Some evidence suggests that high circulating levels of homocysteine increase the level of homocysteic acid and cysteine sulphinic acid, both of which are NMDA receptor agonists that contribute to neuronal excitotoxicity.47 It is not known if neuronal degeneration in chronic schizophrenia is due to elevated homocysteine levels. It is also unclear if NMDA-induced excitotoxicity plays a causative role in schizophrenia. More research on methylation in schizophrenia is required to fully understand respective pathophysiological mechanisms.

The Vitamin B3 and C Deficient Schizophrenic
Schizophrenics are poor at filtering the influx of sensory information and this causes perceptual dysfunction (hallucinations, illusions). Overstimulated brain pathways have excess neurotransmitter and symptoms are, in part, caused by neurotransmitter overstimulation of the prefrontal cortex. Many neurotransmitter pathways are involved; some overstimulated, others understimulated. In a schizophrenic brain, vitamin B3 and C (ascorbate) together have the potential to intervene and limit the production and oxidation of excess catecholamines in the brain.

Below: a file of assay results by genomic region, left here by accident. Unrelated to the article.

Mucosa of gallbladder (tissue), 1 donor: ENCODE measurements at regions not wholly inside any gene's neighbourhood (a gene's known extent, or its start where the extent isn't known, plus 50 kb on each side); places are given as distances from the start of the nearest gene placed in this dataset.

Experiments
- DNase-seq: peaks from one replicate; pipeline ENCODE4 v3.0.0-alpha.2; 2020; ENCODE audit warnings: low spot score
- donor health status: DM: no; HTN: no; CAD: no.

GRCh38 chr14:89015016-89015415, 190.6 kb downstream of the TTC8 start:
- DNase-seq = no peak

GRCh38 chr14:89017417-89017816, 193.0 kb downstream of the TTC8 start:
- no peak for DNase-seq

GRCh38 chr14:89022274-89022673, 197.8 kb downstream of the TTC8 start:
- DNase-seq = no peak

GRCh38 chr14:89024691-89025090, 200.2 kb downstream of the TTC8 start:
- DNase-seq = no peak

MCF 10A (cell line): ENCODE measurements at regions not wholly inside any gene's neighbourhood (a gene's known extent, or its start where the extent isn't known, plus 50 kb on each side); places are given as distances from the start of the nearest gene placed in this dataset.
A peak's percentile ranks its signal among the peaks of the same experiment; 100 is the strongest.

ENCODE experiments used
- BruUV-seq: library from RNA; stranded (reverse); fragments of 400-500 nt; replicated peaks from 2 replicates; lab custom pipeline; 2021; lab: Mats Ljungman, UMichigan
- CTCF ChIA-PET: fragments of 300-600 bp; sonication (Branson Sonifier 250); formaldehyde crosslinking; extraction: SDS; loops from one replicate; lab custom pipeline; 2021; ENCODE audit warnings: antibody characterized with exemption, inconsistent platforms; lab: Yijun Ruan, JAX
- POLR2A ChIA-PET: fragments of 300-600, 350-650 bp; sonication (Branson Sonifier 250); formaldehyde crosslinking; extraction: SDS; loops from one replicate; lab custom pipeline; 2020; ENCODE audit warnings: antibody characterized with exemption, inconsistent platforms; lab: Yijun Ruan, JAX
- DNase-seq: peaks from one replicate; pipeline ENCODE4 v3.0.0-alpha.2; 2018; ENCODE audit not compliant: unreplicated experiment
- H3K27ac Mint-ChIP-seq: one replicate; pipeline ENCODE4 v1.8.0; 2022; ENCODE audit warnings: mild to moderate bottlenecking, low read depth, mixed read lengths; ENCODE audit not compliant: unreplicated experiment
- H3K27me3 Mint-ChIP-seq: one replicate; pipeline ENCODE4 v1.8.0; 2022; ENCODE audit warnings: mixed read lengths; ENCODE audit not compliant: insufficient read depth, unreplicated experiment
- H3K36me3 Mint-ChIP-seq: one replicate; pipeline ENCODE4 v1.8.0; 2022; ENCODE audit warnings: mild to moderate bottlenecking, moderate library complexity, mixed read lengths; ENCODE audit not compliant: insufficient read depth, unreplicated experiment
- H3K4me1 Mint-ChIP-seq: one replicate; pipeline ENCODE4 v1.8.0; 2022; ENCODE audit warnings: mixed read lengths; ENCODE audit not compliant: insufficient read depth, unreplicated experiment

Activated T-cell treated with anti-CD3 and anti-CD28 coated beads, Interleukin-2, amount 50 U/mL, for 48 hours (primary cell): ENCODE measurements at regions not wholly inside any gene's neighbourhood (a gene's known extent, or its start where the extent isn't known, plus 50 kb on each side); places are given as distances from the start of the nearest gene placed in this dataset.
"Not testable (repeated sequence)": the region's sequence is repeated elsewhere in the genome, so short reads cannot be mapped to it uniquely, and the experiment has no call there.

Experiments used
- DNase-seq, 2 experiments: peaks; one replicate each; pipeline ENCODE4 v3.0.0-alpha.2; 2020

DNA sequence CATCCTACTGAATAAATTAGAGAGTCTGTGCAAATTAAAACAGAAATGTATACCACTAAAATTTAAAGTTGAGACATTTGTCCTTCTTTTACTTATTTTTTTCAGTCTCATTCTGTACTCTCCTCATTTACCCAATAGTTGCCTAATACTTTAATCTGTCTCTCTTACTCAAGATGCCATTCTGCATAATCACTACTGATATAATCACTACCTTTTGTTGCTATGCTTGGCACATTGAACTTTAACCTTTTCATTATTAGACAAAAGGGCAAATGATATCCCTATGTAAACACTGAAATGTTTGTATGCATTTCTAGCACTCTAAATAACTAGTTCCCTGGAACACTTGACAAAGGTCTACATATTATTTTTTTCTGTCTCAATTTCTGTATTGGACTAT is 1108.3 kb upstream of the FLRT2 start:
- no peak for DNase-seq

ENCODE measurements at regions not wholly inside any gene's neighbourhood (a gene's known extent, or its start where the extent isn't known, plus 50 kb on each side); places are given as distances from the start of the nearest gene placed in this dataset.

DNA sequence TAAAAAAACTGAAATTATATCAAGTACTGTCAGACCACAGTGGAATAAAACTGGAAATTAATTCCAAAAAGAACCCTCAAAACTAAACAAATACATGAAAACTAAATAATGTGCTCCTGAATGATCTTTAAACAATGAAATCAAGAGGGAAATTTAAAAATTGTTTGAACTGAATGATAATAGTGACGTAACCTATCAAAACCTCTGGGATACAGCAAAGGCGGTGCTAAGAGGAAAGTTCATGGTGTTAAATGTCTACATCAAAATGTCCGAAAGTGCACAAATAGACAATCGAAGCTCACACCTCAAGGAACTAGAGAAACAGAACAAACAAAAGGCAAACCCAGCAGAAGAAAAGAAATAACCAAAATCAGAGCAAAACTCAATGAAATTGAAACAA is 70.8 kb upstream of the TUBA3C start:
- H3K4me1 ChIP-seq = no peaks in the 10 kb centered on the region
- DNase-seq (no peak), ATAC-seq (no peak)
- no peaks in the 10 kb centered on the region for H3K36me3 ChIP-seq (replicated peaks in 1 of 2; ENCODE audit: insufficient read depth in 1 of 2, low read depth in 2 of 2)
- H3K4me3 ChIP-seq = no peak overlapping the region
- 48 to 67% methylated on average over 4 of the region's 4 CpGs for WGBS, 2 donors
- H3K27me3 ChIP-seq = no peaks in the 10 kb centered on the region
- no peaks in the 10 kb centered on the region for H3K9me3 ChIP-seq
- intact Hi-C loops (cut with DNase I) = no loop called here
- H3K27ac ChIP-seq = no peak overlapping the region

Vitamin B3 is one of the few methyl acceptors in the body. As a methyl acceptor, B3 can limit, in a regulated fashion, neurotransmitter production.48 When under stress, B3 can also limit adrenal gland conversion of noradrenaline to adrenaline. Peripherally, this acts as a fail-safe mechanism to prevent excessive adrenaline production and consequent readily autoxidizable catecholamine end-products.49

A catecholamine rich cerebral environment is prone to oxidization and oxidized metabolites are neurotoxic and hallucinogenic to humans.50-53 Oxidized catecholamines and toxic indoles may contribute to synaptic deletion.54 In the healthy brain, oxidized catecholamines convert back to a stable form (neuromelanin), a process that has the effect of ‘neutralizing’ or ‘storing’ unwanted toxins.53,54 Smythies proposes that neuromelanin neutralization is compromised in schizophrenia and may play a causative role.52,53 Together in combination, vitamin B3 and C have the potential to reduce oxidized catecholamine intermediates.55 In the adrenal gland, vitamin C is found in high concentrations to keep oxidation at bay.49